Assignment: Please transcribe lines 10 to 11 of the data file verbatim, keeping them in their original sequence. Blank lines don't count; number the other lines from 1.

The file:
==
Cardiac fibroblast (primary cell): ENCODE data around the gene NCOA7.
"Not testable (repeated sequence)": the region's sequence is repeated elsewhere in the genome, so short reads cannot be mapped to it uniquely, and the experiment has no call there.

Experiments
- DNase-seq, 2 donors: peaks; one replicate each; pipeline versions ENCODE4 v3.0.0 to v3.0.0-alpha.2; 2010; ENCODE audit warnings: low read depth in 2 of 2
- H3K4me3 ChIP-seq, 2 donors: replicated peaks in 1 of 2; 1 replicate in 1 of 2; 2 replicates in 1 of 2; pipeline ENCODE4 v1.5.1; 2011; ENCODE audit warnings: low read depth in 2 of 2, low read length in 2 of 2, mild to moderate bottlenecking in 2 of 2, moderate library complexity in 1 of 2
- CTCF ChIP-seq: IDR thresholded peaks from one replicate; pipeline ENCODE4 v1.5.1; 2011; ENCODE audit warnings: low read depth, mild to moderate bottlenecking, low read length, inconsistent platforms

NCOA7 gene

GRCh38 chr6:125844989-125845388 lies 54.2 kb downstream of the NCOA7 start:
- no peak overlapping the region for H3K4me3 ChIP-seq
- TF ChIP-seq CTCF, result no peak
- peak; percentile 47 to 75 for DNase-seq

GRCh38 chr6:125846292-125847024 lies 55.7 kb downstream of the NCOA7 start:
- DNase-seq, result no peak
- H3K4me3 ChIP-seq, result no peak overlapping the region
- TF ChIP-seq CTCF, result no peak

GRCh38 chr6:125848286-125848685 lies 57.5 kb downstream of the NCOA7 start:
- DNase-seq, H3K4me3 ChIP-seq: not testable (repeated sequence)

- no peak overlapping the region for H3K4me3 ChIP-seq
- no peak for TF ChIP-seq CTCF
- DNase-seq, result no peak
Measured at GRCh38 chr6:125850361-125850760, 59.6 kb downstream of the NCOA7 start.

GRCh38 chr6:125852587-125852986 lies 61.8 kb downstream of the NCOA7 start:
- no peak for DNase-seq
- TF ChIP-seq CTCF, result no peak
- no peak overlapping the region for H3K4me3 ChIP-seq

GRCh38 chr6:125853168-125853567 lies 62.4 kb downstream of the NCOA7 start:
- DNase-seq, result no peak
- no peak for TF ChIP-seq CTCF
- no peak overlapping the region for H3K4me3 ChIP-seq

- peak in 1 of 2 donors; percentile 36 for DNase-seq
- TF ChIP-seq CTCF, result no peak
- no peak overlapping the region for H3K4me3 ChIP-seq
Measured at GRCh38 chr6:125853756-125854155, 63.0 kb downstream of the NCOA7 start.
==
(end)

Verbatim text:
- TF ChIP-seq CTCF, result no peak
- peak; percentile 47 to 75 for DNase-seq